U.S. “Retail Apocalypse” Only Beginning and Receives Little Awareness

There isn’t much awareness or planning for what’s being referred to as a retail apocalypse, which could have a considerably negative impact on areas of the U.S. economy. Risky retail debts are set to be due with other potentially destabilizing debt loads in the few years ahead, and local economies look as though they’ll be hurt by the loss of retail jobs and reduced tax bases.

The last time I heard the data, the Federal Reserve said that I think somewhere around 15 percent of at least certain aspects of the means of production (land, factories, equipment) were sitting idle in the U.S. That isn’t because there’s a lack of work that needs to be done. On the contrary, there’s plenty of work that needs to be done — which can be easily seen by merely looking around at crumbling infrastructure of cities — and there are people who would like to do it. The economic system isn’t putting those together, however.

And to me, all those malls sitting idle is ultimately a wonderful example of how inefficient the corporate state capitalist system is. If those malls are no longer functionally productive, they should be used by the communities that have often been hurt in neoliberal globalization. They could use the facilities and land to do productive work themselves, and beyond that, the workers could have actual ownership stakes in the enterprise, so that the typical capitalist top-down structure of employer and employee is altered. I say that because how the economic system functions now isn’t working real well for most people, and introducing actual democratic measures into where people work (and spend much of their time) is a way of changing that for the better.

The so-called retail apocalypse has become so ingrained in the U.S. that it now has the distinction of its own Wikipedia entry.

The industry’s response to that kind of doomsday description has included blaming the media for hyping the troubles of a few well-known chains as proof of a systemic meltdown. There is some truth to that. In the U.S., retailers announced more than 3,000 store openings in the first three quarters of this year.

But chains also said 6,800 would close. And this comes when there’s sky-high consumer confidence, unemployment is historically low and the U.S. economy keeps growing. Those are normally all ingredients for a retail boom, yet more chains are filing for bankruptcy and rated distressed than during the financial crisis. That’s caused an increase in the number of delinquent loan payments by malls and shopping centers.

Screenshot-2017-11-11 America_s ‘Retail Apocalypse_ Is Really Just Beginning

The reason isn’t as simple as Amazon.com Inc. taking market share or twenty-somethings spending more on experiences than things. The root cause is that many of these long-standing chains are overloaded with debt—often from leveraged buyouts led by private equity firms. There are billions in borrowings on the balance sheets of troubled retailers, and sustaining that load is only going to become harder—even for healthy chains.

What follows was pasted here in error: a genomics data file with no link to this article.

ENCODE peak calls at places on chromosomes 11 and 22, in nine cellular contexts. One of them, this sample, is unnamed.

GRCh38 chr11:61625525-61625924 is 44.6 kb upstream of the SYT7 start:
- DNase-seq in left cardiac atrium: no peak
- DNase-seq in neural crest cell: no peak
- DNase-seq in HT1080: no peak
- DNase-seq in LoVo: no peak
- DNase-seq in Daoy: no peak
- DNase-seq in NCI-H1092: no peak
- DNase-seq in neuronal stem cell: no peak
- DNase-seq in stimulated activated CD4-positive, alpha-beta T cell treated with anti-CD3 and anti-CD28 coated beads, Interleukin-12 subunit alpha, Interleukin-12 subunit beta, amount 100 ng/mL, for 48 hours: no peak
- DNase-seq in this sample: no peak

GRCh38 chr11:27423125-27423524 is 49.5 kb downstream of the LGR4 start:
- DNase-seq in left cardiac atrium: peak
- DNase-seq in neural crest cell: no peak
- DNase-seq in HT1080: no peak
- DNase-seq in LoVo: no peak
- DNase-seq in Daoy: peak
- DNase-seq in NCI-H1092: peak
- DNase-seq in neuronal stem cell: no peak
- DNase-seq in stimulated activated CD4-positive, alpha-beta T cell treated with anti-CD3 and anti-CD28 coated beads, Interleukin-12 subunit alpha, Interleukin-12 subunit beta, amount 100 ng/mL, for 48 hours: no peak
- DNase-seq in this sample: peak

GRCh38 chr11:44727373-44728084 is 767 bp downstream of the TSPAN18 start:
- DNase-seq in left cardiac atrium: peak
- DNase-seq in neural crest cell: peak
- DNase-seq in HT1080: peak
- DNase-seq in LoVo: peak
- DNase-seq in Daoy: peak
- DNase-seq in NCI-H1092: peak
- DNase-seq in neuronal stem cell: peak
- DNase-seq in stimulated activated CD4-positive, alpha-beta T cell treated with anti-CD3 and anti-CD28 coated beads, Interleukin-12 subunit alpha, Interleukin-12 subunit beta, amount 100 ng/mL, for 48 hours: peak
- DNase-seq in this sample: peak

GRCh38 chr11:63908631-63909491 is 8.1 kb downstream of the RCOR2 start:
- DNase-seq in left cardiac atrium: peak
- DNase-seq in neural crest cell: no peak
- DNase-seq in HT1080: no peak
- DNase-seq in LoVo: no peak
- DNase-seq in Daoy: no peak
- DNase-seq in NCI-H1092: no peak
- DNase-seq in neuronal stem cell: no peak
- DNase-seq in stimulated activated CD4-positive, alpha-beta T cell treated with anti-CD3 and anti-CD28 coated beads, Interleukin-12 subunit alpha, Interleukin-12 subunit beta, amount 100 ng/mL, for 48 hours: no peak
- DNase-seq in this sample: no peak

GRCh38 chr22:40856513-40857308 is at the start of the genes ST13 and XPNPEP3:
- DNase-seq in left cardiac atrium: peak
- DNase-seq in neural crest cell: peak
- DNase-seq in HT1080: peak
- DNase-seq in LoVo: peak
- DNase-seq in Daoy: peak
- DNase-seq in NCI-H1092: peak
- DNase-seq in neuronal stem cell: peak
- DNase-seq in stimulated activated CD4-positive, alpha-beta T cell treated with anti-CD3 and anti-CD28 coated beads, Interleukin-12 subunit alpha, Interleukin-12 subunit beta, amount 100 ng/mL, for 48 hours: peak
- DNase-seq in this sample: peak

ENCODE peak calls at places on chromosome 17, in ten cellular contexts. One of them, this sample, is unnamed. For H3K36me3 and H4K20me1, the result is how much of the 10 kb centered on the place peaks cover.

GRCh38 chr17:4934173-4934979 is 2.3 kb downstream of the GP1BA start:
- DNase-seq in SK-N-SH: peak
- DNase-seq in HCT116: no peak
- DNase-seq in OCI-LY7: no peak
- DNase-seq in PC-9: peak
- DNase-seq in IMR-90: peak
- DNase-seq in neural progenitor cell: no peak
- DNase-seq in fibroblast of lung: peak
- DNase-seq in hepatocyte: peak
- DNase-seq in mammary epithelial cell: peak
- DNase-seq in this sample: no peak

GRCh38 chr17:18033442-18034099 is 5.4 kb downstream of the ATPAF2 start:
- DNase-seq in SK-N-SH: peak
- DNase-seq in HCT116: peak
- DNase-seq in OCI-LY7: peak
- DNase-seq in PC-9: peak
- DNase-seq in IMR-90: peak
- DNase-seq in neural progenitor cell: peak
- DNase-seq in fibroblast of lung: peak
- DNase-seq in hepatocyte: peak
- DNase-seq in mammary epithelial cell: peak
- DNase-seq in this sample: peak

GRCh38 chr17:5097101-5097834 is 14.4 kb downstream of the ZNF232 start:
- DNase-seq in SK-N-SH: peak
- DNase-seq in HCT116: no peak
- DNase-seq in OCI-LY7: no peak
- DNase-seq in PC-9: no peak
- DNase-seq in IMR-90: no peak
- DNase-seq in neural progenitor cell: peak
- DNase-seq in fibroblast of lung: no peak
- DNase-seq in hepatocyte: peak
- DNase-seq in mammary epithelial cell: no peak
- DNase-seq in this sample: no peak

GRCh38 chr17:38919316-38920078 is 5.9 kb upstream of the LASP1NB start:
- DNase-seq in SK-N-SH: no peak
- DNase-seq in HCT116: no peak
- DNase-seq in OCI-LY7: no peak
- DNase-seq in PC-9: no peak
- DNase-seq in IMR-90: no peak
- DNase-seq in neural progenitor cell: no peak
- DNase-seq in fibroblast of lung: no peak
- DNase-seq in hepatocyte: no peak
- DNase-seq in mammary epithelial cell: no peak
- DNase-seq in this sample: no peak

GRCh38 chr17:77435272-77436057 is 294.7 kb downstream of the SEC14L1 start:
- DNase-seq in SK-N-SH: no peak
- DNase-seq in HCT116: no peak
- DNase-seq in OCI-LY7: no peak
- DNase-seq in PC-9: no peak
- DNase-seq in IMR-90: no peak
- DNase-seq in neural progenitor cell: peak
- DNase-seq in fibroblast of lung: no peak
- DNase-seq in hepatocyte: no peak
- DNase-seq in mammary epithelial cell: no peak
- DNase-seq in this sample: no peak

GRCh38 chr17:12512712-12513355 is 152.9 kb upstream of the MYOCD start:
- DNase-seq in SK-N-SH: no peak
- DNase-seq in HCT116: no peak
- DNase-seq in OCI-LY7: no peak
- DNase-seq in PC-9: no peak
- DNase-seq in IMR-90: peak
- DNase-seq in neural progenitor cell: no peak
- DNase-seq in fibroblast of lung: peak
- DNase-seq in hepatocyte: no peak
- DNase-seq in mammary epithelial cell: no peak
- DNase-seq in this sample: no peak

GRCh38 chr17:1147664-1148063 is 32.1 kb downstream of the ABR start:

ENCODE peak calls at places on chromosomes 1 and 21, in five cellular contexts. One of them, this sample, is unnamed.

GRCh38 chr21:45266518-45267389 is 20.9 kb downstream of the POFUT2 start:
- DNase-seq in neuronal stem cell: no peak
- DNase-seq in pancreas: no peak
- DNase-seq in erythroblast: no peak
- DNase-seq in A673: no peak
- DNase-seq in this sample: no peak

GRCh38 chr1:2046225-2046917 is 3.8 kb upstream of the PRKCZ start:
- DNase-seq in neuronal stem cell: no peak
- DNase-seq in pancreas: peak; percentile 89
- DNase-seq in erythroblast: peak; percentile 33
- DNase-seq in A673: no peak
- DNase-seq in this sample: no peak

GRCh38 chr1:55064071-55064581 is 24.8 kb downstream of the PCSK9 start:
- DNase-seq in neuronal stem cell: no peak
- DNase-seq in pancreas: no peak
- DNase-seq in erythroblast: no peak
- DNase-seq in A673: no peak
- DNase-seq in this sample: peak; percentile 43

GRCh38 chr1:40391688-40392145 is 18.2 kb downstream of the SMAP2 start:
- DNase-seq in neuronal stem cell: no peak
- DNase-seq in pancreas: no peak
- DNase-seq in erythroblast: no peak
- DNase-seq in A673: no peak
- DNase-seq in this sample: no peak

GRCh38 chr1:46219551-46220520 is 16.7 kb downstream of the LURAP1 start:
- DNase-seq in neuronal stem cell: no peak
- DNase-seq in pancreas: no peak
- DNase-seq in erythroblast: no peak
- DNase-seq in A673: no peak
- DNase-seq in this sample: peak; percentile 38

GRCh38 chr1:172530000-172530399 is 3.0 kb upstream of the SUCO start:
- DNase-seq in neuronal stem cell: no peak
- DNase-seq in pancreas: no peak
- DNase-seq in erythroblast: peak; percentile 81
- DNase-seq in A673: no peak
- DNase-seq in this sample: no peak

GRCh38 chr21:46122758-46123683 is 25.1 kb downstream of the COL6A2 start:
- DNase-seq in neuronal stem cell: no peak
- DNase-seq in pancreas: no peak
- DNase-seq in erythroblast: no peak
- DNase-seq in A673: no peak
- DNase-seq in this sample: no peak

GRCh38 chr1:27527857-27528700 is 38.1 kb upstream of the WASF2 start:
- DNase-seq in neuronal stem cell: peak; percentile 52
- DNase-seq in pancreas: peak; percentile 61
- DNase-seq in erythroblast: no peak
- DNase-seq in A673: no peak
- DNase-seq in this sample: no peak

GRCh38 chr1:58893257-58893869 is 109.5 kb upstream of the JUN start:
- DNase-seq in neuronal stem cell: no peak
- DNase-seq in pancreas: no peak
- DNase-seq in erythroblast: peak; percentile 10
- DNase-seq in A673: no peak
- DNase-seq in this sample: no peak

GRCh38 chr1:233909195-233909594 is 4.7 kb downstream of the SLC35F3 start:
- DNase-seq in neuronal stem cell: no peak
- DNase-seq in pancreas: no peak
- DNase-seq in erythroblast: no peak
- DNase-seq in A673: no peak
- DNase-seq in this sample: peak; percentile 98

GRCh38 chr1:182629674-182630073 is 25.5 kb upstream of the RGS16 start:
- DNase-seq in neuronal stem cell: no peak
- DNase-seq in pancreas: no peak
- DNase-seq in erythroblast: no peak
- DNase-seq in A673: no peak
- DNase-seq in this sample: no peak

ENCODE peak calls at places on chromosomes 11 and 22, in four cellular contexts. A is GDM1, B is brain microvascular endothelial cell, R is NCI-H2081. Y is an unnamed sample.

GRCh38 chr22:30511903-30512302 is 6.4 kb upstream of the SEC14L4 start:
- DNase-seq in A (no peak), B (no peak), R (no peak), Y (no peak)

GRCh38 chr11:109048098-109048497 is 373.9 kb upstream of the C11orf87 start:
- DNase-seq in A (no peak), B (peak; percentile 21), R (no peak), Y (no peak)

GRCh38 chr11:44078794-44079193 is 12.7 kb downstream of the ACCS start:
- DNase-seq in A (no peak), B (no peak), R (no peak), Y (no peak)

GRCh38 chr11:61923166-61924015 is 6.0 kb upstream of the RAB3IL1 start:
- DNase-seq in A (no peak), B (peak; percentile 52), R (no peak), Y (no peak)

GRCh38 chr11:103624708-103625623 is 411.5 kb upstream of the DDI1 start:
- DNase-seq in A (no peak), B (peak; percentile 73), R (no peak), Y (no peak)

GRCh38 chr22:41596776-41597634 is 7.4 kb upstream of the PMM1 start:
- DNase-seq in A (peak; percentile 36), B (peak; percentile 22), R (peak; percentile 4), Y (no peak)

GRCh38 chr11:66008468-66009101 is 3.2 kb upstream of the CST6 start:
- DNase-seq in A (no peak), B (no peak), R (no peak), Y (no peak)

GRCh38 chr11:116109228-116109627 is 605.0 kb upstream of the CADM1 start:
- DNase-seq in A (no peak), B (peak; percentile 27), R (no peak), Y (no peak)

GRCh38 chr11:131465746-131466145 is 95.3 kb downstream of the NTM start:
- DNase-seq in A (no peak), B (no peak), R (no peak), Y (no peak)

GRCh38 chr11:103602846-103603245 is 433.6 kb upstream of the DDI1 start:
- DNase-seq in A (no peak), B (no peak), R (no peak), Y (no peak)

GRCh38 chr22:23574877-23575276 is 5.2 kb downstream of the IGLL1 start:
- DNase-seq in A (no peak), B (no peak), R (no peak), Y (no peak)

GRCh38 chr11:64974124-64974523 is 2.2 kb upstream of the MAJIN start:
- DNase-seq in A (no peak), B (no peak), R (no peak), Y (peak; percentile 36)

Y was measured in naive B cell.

The debt coming due, along with America’s over-stored suburbs and the continued gains of online shopping, has all the makings of a disaster. The spillover will likely flow far and wide across the U.S. economy. There will be displaced low-income workers, shrinking local tax bases and investor losses on stocks, bonds and real estate. If today is considered a retail apocalypse, then what’s coming next could truly be scary.

Until this year, struggling retailers have largely been able to avoid bankruptcy by refinancing to buy more time. But the market has shifted, with the negative view on retail pushing investors to reconsider lending to them. Toys “R” Us Inc. served as an early sign of what might lie ahead. It surprised investors in September by filing for bankruptcy—the third-largest retail bankruptcy in U.S. history—after struggling to refinance just $400 million of its $5 billion in debt. And its results were mostly stable, with profitability increasing amid a small drop in sales.


Even worse, this will hit as a record $1 trillion in high-yield debt for all industries comes due over the next five years, according to Moody’s. The surge in demand for refinancing is also likely to come just as credit markets tighten and become much less accommodating to distressed borrowers.


The coming wave of risky retail debt maturities doesn’t take into account that companies currently considered stable by ratings agencies also have loads of borrowings. Just among the eight publicly-traded department stores, there is about $24 billion in debt, and only two of those—Sears Holdings Corp. and Bon-Ton Stores Inc.—are rated distressed by Moody’s.

“A pall has been cast on retail,” said Charlie O’Shea, a retail analyst for Moody’s. “A day of reckoning is coming.”